Note: The information in this profile represents SY2011-12 unless otherwise indicated.

School/organization overview

Name Stillwater Area Public Schools
Type District
Locale Rural
Headquarters Stillwater, Minnesota
First year of operation
Grades served PreK-12
Enrollment  8,400
% FRL 15.7%
% Black or Hispanic 6%
Per-pupil funding $5,174

Blended-learning program

Name N/A
Focus General
Year launched SY2011-12
Outside investments/grants
Enrollment 650
Blended grades 4-6
Blended subjects Math
Content Self-developed
SIS Skyward
Independent LMS Moodle
Independent gradebook Skyward
Independent assessment Moodle
Professional development

Program model

Program model: Flipped Classroom

Model description
After school at the location of their choice, students watch online instructional videos and complete comprehension quizzes. At school they practice and apply their learning with a face-to-face teacher.

Program background

History and context
Stillwater Area Public Schools (SAPS) is a suburban district that serves 18 towns along the St. Croix River in Minnesota. The district has 8,400 students in 10 elementary schools (grades K-6), two junior high schools (grades 7-9), one high school (grades 10-12), and one alternative learning center (grades 10-12).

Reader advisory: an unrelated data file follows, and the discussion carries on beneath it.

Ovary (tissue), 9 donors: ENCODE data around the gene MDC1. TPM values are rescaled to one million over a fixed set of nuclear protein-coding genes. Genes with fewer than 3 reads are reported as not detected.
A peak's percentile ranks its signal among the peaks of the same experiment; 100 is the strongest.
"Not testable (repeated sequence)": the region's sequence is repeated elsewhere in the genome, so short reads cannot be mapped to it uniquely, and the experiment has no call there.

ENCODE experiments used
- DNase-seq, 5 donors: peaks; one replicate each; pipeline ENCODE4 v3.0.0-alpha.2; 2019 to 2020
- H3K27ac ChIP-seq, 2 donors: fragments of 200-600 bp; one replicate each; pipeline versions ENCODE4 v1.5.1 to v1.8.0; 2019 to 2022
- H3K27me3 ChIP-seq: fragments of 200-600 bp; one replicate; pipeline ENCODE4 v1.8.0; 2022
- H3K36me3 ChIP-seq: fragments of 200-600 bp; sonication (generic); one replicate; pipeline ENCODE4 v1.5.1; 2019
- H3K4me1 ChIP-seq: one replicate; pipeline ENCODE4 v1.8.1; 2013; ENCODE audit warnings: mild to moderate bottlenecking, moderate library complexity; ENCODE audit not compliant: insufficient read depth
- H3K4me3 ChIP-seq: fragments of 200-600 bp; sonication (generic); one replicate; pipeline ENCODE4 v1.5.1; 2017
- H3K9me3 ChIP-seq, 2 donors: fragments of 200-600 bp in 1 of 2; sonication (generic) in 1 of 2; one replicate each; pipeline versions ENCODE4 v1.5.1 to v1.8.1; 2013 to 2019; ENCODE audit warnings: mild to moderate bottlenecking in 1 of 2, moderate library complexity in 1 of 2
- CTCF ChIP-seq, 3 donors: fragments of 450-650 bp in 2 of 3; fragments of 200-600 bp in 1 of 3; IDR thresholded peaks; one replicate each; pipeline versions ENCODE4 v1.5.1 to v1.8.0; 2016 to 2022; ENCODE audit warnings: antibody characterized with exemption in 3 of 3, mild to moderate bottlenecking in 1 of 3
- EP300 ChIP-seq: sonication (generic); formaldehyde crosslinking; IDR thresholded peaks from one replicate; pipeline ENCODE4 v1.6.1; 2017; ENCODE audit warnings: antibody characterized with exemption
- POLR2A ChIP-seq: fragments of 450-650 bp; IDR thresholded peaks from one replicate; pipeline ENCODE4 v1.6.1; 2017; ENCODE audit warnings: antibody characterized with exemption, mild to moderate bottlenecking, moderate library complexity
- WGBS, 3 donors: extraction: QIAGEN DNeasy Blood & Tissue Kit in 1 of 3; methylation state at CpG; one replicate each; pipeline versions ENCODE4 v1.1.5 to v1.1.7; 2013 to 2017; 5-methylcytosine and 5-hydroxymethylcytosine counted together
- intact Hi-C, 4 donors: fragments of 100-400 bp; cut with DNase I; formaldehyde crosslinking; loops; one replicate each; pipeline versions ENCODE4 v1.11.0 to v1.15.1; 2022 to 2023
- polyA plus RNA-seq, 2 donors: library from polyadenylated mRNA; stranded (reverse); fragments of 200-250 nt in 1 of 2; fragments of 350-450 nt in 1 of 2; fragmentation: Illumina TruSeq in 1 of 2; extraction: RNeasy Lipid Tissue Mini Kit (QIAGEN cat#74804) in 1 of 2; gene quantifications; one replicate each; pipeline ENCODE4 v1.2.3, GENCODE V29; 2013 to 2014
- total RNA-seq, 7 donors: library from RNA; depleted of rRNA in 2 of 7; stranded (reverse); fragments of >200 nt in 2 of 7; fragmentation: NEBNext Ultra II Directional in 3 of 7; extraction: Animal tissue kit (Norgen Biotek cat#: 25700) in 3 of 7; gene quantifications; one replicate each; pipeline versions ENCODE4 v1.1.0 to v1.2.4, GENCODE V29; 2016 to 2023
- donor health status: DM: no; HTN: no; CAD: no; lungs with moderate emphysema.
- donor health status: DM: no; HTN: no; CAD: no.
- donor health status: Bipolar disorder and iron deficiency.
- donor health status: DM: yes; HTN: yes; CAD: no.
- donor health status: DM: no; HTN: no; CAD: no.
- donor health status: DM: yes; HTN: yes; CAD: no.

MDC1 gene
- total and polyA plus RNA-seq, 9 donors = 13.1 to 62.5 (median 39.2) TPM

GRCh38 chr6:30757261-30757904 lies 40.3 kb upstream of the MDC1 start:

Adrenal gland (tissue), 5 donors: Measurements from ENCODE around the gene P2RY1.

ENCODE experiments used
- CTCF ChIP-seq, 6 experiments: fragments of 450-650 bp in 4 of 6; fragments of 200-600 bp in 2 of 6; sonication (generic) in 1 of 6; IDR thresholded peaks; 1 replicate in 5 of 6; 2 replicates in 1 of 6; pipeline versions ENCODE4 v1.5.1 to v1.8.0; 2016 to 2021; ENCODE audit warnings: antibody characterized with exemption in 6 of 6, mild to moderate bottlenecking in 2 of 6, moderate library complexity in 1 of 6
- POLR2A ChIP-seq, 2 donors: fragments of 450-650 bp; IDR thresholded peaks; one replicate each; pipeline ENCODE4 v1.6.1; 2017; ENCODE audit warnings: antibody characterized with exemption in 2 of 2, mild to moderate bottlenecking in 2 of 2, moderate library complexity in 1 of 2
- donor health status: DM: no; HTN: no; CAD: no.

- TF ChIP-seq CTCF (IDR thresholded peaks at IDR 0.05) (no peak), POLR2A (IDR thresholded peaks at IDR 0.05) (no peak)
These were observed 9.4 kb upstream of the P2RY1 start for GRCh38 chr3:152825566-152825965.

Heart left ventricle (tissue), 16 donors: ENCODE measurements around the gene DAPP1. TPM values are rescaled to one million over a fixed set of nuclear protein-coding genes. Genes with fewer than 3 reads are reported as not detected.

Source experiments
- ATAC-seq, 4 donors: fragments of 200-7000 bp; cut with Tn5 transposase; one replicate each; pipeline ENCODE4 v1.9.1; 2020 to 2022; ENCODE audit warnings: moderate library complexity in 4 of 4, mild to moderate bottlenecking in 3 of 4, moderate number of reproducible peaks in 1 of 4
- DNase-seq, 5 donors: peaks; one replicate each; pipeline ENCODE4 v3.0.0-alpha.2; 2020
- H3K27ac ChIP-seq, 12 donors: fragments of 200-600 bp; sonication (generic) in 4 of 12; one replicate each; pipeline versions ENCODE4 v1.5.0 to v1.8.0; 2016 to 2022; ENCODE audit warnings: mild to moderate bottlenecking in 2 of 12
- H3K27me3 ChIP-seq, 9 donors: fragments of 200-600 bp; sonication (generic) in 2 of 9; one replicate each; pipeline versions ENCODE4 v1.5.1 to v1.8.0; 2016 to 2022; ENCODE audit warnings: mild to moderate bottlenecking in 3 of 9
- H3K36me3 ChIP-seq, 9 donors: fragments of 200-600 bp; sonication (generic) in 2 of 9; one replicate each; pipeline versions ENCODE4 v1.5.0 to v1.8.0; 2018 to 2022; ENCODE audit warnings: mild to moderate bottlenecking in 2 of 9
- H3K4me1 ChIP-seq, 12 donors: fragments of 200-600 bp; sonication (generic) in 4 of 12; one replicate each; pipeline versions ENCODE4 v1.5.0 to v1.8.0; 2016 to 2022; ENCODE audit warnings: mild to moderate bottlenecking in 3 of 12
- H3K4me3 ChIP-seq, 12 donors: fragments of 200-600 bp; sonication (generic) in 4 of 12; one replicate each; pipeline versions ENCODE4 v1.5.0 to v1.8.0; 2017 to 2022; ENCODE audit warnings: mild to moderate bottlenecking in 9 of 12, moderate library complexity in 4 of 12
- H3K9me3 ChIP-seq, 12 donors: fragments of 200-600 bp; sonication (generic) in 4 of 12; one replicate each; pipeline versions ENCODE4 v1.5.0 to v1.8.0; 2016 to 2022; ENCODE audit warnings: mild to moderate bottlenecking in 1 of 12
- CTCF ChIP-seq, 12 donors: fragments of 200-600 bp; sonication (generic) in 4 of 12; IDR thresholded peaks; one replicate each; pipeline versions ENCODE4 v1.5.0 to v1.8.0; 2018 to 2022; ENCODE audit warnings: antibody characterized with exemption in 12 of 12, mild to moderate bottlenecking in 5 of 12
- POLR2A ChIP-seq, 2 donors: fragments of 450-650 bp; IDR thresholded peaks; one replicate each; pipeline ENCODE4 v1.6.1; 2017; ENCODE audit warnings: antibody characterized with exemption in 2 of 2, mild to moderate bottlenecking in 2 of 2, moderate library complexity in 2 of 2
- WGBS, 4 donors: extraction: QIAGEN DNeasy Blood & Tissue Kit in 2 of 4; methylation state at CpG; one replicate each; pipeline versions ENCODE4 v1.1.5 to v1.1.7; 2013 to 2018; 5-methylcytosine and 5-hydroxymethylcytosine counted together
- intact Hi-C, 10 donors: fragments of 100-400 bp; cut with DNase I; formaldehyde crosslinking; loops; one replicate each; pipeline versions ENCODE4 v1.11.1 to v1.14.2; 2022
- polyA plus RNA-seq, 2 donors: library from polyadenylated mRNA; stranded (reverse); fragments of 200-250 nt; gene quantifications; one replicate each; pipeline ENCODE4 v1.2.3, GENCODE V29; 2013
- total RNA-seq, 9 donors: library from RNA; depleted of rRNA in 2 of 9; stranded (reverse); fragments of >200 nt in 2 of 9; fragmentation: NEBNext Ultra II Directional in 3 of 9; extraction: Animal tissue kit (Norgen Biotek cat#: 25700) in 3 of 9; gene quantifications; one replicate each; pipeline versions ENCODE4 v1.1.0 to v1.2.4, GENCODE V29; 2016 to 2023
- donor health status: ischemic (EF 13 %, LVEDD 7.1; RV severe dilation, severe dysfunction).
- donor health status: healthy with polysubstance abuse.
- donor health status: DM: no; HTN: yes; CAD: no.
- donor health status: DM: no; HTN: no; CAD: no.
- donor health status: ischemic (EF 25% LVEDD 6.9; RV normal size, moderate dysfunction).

From September 2011 until January 2012, the district implemented a Flipped-Classroom pilot program with six 5th-grade math teachers from five different elementary schools. Students viewed teacher-created lecture videos after school and then completed practice problems in class with the help of their teachers (thus “flipping” the traditional model of lectures in school and practice problems at home). To prepare for the pilot, participating teachers completed a four-day summer training  to learn the basics of video production, techniques for effectively understanding student data, and strategies for restructuring class time. Teachers produced videos explaining concepts traditionally taught in class using ScreenFlow, a microphone, and a tablet. The videos were then posted in Moodle and to the district’s podcast feed server so that students could access them from their home computers, tablets, or smart phones. Technology integration specialists provided DVDs or iPod Touches with the videos preloaded to students who do not have Internet access at home.